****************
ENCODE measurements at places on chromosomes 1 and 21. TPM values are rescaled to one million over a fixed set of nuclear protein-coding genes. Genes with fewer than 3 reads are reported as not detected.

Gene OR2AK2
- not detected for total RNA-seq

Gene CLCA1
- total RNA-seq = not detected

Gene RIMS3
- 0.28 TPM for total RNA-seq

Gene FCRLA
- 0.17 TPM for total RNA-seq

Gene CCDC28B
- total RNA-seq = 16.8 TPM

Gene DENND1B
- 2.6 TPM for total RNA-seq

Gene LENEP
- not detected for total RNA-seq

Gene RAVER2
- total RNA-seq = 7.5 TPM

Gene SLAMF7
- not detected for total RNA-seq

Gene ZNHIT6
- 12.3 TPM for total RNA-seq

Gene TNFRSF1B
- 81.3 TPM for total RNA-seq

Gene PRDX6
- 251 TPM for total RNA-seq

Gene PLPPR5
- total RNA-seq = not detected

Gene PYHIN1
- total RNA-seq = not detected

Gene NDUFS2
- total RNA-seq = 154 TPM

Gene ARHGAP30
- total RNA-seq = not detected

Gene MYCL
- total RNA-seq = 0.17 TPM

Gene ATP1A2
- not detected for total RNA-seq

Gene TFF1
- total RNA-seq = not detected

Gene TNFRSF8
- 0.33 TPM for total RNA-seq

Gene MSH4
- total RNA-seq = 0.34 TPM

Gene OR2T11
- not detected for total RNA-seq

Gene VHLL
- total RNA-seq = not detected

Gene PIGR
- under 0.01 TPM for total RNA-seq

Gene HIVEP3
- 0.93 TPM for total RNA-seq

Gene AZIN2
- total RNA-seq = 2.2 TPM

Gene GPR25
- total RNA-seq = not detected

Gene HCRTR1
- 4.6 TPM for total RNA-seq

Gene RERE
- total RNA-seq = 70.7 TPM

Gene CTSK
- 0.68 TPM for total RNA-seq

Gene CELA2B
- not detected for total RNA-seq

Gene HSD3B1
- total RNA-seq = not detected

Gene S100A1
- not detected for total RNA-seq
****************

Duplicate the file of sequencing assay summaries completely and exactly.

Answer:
ENCODE measurements at places on chromosomes 1 and 21. TPM values are rescaled to one million over a fixed set of nuclear protein-coding genes. Genes with fewer than 3 reads are reported as not detected.

Gene OR2AK2
- not detected for total RNA-seq

Gene CLCA1
- total RNA-seq = not detected

Gene RIMS3
- 0.28 TPM for total RNA-seq

Gene FCRLA
- 0.17 TPM for total RNA-seq

Gene CCDC28B
- total RNA-seq = 16.8 TPM

Gene DENND1B
- 2.6 TPM for total RNA-seq

Gene LENEP
- not detected for total RNA-seq

Gene RAVER2
- total RNA-seq = 7.5 TPM

Gene SLAMF7
- not detected for total RNA-seq

Gene ZNHIT6
- 12.3 TPM for total RNA-seq

Gene TNFRSF1B
- 81.3 TPM for total RNA-seq

Gene PRDX6
- 251 TPM for total RNA-seq

Gene PLPPR5
- total RNA-seq = not detected

Gene PYHIN1
- total RNA-seq = not detected

Gene NDUFS2
- total RNA-seq = 154 TPM

Gene ARHGAP30
- total RNA-seq = not detected

Gene MYCL
- total RNA-seq = 0.17 TPM

Gene ATP1A2
- not detected for total RNA-seq

Gene TFF1
- total RNA-seq = not detected

Gene TNFRSF8
- 0.33 TPM for total RNA-seq

Gene MSH4
- total RNA-seq = 0.34 TPM

Gene OR2T11
- not detected for total RNA-seq

Gene VHLL
- total RNA-seq = not detected

Gene PIGR
- under 0.01 TPM for total RNA-seq

Gene HIVEP3
- 0.93 TPM for total RNA-seq

Gene AZIN2
- total RNA-seq = 2.2 TPM

Gene GPR25
- total RNA-seq = not detected

Gene HCRTR1
- 4.6 TPM for total RNA-seq

Gene RERE
- total RNA-seq = 70.7 TPM

Gene CTSK
- 0.68 TPM for total RNA-seq

Gene CELA2B
- not detected for total RNA-seq

Gene HSD3B1
- total RNA-seq = not detected

Gene S100A1
- not detected for total RNA-seq